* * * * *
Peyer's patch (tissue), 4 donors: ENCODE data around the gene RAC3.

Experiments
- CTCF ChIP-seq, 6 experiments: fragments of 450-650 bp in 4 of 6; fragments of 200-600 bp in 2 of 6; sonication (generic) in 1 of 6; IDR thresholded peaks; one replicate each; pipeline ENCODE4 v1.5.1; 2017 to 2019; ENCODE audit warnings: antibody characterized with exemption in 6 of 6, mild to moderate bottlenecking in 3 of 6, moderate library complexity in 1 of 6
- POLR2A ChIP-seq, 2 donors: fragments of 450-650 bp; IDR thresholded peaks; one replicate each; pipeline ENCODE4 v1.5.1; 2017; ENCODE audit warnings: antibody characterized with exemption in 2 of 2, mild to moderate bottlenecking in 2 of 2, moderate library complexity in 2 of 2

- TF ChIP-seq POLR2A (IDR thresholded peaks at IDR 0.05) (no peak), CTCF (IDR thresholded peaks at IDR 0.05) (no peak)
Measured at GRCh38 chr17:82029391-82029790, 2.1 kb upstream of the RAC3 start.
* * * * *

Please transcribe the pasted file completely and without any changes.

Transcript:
Peyer's patch (tissue), 4 donors: ENCODE data around the gene RAC3.

Experiments
- CTCF ChIP-seq, 6 experiments: fragments of 450-650 bp in 4 of 6; fragments of 200-600 bp in 2 of 6; sonication (generic) in 1 of 6; IDR thresholded peaks; one replicate each; pipeline ENCODE4 v1.5.1; 2017 to 2019; ENCODE audit warnings: antibody characterized with exemption in 6 of 6, mild to moderate bottlenecking in 3 of 6, moderate library complexity in 1 of 6
- POLR2A ChIP-seq, 2 donors: fragments of 450-650 bp; IDR thresholded peaks; one replicate each; pipeline ENCODE4 v1.5.1; 2017; ENCODE audit warnings: antibody characterized with exemption in 2 of 2, mild to moderate bottlenecking in 2 of 2, moderate library complexity in 2 of 2

- TF ChIP-seq POLR2A (IDR thresholded peaks at IDR 0.05) (no peak), CTCF (IDR thresholded peaks at IDR 0.05) (no peak)
Measured at GRCh38 chr17:82029391-82029790, 2.1 kb upstream of the RAC3 start.